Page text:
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Google vet's new Candid app for anonymous sharing puts trolls in their place

Bindu Reddy wanted a social app where she could say what she really thought, hear unfiltered responses and tamp down the volume on trolls.


Candid CEO and co-founder Bindu Reddy


Candid, an anonymous-sharing app aiming for frank debate, launched Thursday, the brainchild of Google vet Bindu Reddy.

Reddy, Candid's CEO and a former head of product for Google's social apps, said she embarked to create Candid after she felt unable to share unfiltered opinions on mainstream social networks.

"My social media network includes everyone in my life, from friends I haven't seen since high school to family members and work colleagues. Expressing my opinion, especially about controversial issues, inevitably upsets someone," she said in a statement. "I needed a place to express myself and engage in discussions where ideas can be debated on their own merits instead of being used to attack me as a person."

In the last week, outcry has mounted about trolling and some social networks' milquetoast efforts to control the hate-driven online attacks. Tuesday, Twitter conceded it hasn't done enough to curb abuse, after it banned high-profile troll Milo Yiannopoulos. A tech journalist who has described himself as the "most fabulous supervillain on the internet," Yiannopoulos stoked Twitter users to bombard "Ghostbusters" star Leslie Jones with racist and misogynist tweets tied to her appearance in the female-led film remake.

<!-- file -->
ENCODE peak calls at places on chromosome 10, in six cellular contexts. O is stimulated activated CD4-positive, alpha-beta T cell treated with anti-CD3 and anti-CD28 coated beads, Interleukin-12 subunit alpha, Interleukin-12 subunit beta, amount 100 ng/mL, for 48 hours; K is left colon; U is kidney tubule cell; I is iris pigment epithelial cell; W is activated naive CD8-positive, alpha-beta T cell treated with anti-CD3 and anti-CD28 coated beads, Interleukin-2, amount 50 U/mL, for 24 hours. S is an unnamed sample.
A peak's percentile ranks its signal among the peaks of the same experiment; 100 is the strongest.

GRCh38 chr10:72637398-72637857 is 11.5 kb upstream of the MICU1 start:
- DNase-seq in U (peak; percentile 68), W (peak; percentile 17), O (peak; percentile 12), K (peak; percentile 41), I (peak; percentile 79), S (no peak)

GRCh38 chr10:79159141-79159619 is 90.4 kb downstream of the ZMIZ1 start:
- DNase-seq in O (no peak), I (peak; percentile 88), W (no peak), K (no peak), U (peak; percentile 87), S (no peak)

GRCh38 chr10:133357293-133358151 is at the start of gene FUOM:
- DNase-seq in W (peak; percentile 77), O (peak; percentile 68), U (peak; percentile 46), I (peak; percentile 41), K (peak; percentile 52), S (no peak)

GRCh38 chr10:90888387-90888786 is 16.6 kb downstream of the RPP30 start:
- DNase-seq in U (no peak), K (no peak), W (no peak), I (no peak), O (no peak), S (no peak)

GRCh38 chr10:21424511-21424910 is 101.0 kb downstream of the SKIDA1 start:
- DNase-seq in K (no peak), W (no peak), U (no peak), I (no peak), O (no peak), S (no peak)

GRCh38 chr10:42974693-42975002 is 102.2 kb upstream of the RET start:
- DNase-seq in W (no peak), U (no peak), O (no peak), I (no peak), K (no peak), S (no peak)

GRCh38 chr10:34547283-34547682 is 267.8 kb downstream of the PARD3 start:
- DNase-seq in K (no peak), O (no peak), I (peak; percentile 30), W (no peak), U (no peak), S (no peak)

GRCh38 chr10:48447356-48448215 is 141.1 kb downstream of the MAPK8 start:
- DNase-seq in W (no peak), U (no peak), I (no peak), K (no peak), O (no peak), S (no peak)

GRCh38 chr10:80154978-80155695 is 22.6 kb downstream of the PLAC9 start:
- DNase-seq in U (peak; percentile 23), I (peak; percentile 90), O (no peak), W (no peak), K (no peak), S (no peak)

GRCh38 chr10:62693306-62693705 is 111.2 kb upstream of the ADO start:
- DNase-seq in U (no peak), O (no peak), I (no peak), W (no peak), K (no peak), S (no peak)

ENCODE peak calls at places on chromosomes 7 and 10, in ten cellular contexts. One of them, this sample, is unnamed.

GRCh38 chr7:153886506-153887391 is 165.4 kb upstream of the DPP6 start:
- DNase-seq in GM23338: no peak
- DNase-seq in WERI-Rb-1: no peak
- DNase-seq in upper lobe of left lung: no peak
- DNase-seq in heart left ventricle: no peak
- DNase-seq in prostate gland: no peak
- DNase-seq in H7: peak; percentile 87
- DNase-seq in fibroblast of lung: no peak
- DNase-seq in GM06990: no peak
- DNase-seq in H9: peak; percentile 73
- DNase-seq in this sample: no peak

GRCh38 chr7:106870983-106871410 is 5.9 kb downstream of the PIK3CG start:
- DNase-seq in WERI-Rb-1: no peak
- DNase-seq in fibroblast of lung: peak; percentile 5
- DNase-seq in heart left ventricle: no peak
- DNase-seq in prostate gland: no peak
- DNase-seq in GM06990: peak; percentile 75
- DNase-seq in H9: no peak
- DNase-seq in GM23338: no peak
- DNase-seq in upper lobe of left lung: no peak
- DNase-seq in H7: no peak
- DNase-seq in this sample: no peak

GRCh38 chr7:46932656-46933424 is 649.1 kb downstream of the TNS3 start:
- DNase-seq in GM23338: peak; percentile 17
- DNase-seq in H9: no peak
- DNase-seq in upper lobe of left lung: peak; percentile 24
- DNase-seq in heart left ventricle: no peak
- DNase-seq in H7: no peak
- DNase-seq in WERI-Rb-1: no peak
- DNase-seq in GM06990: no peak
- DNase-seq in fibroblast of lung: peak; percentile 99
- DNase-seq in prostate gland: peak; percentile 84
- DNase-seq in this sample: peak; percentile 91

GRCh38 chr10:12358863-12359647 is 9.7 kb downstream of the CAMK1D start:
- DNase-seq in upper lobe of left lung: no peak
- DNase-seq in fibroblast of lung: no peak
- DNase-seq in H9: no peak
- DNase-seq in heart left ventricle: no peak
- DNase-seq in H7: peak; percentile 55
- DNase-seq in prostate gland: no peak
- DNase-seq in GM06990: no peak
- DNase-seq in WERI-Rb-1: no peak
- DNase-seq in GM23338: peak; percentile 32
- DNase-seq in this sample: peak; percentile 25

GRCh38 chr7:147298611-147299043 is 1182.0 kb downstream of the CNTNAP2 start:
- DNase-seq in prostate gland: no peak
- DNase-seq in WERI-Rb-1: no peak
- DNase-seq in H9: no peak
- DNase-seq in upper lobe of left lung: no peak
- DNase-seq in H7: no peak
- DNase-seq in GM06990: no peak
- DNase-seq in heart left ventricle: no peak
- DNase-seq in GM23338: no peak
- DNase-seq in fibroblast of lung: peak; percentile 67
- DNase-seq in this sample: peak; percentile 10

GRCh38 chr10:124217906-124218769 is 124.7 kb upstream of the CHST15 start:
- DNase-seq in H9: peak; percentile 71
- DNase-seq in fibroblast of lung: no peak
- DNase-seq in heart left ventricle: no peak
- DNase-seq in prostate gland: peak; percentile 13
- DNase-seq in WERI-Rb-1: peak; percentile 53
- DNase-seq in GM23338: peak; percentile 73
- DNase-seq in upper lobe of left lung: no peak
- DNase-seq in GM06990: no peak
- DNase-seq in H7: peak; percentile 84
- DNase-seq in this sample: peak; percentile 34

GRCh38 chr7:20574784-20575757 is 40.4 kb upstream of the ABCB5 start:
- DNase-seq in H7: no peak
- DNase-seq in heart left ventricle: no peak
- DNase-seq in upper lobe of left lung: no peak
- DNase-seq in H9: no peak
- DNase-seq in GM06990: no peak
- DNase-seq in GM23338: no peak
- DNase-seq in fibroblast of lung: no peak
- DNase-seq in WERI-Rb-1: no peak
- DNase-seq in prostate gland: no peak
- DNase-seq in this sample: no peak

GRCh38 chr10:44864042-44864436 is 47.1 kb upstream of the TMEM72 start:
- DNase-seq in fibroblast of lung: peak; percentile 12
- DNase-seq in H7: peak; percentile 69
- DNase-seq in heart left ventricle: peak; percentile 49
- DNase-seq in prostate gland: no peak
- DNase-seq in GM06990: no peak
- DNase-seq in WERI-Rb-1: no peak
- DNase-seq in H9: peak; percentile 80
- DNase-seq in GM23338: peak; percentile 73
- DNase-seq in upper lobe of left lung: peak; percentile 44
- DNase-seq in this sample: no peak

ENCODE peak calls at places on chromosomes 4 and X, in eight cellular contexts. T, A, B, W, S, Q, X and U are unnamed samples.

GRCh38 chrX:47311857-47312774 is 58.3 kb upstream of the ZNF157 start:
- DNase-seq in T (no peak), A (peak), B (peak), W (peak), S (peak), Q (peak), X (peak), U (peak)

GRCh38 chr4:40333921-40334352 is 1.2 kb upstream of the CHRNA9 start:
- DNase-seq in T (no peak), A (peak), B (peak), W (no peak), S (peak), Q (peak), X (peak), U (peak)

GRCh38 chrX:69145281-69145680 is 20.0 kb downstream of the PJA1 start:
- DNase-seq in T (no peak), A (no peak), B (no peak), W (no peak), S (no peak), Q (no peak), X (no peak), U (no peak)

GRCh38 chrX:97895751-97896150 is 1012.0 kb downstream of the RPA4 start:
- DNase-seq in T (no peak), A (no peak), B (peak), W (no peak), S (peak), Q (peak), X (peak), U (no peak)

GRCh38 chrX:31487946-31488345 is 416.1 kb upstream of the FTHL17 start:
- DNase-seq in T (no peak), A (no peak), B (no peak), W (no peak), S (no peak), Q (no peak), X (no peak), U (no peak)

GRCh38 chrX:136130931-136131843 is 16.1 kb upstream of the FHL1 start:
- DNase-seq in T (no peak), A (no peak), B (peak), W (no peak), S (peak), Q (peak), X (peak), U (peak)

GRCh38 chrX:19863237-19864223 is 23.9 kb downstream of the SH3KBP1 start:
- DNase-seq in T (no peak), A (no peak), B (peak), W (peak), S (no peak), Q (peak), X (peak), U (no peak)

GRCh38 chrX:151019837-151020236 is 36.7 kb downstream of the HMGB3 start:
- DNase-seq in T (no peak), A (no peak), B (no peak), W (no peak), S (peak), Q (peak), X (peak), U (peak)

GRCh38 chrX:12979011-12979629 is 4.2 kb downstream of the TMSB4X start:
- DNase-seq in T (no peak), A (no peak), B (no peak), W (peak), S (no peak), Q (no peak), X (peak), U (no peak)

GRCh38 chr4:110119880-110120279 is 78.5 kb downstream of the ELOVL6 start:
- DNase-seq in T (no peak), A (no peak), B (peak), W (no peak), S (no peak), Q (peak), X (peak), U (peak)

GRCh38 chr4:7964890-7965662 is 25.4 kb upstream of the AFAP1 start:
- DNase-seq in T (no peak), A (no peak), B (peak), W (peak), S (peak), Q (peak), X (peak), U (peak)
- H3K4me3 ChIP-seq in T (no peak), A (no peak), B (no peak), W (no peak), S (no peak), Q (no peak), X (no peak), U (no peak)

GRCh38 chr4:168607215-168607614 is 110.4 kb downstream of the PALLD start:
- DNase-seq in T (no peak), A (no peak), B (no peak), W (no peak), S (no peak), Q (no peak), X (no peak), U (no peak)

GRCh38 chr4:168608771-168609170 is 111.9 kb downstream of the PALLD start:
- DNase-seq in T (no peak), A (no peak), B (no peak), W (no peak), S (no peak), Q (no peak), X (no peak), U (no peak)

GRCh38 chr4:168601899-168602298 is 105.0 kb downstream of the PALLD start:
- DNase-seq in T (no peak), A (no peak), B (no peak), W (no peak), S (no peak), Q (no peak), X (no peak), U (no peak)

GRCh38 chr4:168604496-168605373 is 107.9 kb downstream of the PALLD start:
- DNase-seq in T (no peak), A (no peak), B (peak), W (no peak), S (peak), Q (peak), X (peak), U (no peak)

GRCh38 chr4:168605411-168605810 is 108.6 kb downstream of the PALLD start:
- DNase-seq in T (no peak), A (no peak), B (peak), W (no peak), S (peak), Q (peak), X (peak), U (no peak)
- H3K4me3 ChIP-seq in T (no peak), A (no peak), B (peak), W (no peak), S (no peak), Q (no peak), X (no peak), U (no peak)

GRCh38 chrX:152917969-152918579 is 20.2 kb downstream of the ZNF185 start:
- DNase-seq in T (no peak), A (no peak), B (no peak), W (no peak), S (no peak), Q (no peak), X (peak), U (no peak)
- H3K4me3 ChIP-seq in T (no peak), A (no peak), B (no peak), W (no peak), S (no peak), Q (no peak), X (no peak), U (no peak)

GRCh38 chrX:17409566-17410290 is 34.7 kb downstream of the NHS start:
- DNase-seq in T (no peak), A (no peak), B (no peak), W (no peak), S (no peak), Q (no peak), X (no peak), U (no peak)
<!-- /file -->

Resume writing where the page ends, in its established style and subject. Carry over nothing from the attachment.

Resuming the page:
Joining a cohort of anonymous-sharing apps like Whisper and Yik Yak, Candid leans on artificial intelligence to moderate posts. To combat the typical occurrence of a small number of users contributing the majority of negative posts, Candid developed a "natural language processing" technology to analyze all posts. The tech is meant to remove objectionable content, flag negative posts, and redirect off-topic comments to appropriate groups. The app also has a "sentiment analysis" model that the company says identifies hate speech, slander and threats.

That differs from social networks like Facebook or Twitter, which generally rely on users to flag objectionable material.

For anonymity, Candid assigns pseudonyms -- "HyperMantis," "Sincere Giraffe," "GroundedTurtle" -- that stick with the same user only in an individual thread. You may post as "DiligentBunny" in one thread and "IntuitiveSpider" in another. The app doesn't collect IP addresses and encrypts data.

It also has a rumor alert, aimed to weed out fabrications but allow news leaks and insider information to rise to the surface. The AI-based moderation system identifies rumors and then tries to verify them with a web and Twitter search. If the statement can't be validated, the app prompts users to mark the statement as "true" or "rumor."